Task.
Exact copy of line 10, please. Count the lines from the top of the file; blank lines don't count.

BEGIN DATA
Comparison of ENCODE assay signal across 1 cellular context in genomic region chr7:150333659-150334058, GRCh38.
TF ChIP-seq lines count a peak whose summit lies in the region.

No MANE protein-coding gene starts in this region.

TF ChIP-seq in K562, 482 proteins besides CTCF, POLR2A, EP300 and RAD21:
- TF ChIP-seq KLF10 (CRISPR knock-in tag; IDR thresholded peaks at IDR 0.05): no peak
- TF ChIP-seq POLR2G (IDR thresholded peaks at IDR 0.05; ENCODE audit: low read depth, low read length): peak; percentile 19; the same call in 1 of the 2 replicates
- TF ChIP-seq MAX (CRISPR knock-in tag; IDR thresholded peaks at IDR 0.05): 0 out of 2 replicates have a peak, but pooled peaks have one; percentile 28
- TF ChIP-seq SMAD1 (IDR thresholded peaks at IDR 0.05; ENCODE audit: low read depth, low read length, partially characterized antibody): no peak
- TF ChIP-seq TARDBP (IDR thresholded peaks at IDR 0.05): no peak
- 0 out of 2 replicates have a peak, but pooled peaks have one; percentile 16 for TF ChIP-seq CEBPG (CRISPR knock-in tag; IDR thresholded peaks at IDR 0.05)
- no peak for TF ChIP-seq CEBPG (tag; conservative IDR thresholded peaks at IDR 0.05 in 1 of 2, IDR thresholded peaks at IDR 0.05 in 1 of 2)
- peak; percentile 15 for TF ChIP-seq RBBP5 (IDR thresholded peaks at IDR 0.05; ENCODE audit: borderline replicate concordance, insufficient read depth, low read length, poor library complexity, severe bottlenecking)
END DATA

- 0 out of 2 replicates have a peak, but pooled peaks have one; percentile 16 for TF ChIP-seq CEBPG (CRISPR knock-in tag; IDR thresholded peaks at IDR 0.05)